Nesting hawks halt WA transmission tower project

The hawk chicks in their nest. Image: supplied.
The hawk chicks in their nest. Image: supplied.

Two sets of hawks nesting in old transmission towers destined to be toppled have halted the project, but Western Power said they were happy to wait.

The company said not only were they glad to wait for the offspring of hawks to leave their Mid West nests, but that they planned the project with the nesting birds in mind.

The hawks, two of whom were affectionately dubbed Sam (Mitchell) and Jordan (Lewis) after AFL Hawthorn players, were spotted during a project to remove 146 towers no longer needed after the successful completion of the $406 million Mid West Energy Project (MWEP).

Western Power safety and environment manager Claire Royston said all environmental factors were taken in to account whenever towers are built or toppled, and the length of this project meant allowances for potential nesting birds were made.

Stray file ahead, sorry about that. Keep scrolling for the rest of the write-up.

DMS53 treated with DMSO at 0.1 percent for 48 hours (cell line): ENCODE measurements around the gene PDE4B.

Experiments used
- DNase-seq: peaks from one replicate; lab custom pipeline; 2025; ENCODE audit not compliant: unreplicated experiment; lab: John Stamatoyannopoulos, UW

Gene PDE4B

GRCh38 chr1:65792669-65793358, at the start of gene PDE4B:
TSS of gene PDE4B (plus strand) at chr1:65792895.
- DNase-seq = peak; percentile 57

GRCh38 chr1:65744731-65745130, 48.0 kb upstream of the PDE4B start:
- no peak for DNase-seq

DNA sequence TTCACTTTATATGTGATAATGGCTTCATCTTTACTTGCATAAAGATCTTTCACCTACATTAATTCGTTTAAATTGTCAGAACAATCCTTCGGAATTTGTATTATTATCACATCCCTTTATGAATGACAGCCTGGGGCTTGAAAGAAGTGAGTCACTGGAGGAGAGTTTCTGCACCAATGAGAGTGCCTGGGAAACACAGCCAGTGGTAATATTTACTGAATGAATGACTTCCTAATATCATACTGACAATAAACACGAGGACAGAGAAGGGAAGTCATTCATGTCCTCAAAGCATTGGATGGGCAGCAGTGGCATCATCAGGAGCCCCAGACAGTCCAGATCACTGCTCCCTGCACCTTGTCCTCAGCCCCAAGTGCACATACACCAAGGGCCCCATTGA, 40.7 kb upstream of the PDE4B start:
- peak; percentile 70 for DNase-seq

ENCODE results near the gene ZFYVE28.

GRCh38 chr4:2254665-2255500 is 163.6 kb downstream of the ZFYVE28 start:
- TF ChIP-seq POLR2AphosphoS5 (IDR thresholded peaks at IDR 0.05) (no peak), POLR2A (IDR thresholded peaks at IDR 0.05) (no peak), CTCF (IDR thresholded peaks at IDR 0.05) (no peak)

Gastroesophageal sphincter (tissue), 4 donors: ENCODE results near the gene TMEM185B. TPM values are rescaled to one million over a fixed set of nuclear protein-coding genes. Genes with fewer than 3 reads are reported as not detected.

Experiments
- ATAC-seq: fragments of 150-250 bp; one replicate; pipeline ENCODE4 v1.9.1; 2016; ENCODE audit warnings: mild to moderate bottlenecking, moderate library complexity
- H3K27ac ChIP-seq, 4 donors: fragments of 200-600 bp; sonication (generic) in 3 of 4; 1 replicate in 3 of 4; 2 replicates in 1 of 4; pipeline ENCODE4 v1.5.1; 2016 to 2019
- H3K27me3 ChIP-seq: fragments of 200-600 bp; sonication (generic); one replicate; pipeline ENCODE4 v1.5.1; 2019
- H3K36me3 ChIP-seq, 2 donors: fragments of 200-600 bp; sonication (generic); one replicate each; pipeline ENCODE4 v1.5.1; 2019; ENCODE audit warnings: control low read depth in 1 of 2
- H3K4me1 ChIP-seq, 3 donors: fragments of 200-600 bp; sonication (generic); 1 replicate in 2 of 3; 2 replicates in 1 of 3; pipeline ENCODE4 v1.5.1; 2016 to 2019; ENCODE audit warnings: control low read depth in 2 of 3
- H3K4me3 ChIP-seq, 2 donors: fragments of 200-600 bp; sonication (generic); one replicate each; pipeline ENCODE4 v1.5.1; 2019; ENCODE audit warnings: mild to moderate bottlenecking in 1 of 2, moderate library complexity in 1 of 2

“The parents certainly made it known that they had young in the area by swooping and screeching at crews, so we set in place environmental procedures to minimises disturbance so the chicks would fledge naturally” Ms Royston said.

“If we were to interfere by moving the nests, there’s a possibility of inducing stress or other problems that could result in the abandonment or death of the chicks, so we elected to avoid that possibility entirely.”

Ms Royston said wildlife wasn’t the only factor considered when Western Power began scoping the decommissioning of the towers, as the line ran through important farming land in the region.

“We worked pretty intensively with farmers so that when we brought down the towers there would be minimal impact to their land or canola crops,” she said.

The remaining five towers that were left as part of the nesting area will be removed shortly to complete the project on budget and on schedule.

The MWEP project, which significantly expanded the capacity and potential of the region, included the erection of 388 new lattice transmission stations, upgrades to a number of substations and more than 2900 kilometres of powerline.

Western Power said with the average height of the new towers being almost 60 metres, they would be more than adequate to accommodate any other hawks looking for a home in the West.